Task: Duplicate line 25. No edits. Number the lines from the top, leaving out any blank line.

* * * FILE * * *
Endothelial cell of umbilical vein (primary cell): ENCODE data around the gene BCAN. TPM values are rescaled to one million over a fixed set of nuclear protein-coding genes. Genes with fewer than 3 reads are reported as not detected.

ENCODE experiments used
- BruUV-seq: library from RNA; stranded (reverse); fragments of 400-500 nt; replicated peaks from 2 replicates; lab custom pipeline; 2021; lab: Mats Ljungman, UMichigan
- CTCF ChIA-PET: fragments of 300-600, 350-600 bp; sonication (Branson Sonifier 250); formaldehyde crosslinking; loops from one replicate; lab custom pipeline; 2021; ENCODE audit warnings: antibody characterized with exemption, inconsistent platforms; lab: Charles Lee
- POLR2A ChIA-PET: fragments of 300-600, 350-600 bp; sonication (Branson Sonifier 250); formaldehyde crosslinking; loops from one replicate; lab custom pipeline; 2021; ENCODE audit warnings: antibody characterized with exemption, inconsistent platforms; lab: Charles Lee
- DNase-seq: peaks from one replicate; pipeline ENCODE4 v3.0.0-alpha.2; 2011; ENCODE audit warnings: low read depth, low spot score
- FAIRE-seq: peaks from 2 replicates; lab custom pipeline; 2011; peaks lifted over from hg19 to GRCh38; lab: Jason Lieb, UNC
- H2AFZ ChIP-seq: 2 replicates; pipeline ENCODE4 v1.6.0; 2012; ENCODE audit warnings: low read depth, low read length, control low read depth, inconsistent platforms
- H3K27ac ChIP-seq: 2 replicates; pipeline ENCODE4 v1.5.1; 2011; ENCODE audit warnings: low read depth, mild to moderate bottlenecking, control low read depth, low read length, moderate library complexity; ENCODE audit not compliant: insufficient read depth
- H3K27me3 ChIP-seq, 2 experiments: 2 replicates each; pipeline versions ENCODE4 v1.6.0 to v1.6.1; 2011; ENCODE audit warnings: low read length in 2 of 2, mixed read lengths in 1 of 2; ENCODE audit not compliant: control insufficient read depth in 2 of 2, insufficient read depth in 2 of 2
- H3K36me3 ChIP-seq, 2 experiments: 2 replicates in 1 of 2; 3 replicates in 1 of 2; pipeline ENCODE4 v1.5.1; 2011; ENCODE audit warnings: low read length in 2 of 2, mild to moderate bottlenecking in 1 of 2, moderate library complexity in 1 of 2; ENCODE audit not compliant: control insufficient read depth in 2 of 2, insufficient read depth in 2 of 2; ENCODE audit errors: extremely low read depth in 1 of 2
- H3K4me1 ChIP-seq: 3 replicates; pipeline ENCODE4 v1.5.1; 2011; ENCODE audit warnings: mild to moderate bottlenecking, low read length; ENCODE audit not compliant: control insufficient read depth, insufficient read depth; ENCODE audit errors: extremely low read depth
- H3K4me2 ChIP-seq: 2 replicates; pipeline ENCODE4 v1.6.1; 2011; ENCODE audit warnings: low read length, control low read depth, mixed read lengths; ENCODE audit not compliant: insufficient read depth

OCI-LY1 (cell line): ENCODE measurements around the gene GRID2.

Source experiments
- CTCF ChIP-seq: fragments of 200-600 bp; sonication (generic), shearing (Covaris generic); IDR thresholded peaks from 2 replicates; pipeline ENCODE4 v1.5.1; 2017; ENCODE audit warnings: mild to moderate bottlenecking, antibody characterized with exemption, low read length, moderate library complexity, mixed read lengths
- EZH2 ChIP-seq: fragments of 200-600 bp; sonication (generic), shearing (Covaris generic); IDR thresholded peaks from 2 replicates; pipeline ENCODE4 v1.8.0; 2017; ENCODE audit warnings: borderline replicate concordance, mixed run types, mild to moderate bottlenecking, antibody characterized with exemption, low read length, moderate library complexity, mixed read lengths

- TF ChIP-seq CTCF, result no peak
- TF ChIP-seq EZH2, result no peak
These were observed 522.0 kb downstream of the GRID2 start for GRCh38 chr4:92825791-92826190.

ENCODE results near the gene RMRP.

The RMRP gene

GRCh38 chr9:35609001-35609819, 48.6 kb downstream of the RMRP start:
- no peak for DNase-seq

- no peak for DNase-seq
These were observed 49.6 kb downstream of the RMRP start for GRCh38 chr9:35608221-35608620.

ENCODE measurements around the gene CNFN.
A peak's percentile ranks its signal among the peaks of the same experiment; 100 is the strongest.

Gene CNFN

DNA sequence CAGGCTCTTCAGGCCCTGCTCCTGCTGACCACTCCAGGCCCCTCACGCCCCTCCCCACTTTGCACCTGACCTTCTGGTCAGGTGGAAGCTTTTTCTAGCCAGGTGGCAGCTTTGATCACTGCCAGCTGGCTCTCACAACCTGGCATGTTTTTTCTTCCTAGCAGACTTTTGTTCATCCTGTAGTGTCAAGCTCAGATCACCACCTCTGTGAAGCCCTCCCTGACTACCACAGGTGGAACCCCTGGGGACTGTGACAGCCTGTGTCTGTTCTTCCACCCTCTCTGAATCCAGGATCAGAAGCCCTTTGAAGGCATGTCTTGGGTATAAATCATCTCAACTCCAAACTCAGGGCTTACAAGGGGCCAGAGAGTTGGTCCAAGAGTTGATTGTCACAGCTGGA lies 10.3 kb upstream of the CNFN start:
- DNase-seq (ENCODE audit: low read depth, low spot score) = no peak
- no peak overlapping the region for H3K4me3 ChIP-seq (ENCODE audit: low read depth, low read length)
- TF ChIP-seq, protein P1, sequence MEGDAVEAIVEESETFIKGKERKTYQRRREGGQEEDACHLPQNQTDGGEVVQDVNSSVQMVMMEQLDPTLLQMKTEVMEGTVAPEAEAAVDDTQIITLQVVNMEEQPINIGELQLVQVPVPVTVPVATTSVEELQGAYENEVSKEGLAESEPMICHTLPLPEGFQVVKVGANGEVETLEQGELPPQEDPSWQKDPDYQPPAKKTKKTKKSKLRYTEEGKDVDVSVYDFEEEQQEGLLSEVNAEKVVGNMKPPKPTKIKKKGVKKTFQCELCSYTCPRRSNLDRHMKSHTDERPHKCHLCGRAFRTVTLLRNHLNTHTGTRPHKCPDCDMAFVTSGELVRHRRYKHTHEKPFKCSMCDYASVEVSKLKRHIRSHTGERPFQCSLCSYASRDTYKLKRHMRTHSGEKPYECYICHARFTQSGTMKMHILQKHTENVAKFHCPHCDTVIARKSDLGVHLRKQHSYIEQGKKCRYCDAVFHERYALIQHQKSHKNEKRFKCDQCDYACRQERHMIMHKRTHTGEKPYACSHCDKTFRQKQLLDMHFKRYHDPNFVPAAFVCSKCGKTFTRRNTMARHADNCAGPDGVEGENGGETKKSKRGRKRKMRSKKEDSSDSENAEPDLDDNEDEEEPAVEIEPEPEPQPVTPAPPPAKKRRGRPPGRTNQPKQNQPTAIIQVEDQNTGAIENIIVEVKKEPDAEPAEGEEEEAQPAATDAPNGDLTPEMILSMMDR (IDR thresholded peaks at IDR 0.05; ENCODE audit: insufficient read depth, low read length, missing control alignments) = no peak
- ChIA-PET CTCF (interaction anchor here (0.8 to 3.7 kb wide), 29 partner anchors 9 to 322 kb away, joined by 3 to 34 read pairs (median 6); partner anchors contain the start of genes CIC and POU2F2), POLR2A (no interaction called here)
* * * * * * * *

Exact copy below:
- no peak for DNase-seq